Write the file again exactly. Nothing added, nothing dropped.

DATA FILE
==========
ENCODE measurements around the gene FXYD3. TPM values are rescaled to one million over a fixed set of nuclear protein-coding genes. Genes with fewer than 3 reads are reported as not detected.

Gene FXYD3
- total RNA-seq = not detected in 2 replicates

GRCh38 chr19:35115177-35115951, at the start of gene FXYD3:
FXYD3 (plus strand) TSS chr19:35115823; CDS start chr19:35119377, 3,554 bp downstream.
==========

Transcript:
ENCODE measurements around the gene FXYD3. TPM values are rescaled to one million over a fixed set of nuclear protein-coding genes. Genes with fewer than 3 reads are reported as not detected.

Gene FXYD3
- total RNA-seq = not detected in 2 replicates

GRCh38 chr19:35115177-35115951, at the start of gene FXYD3:
FXYD3 (plus strand) TSS chr19:35115823; CDS start chr19:35119377, 3,554 bp downstream.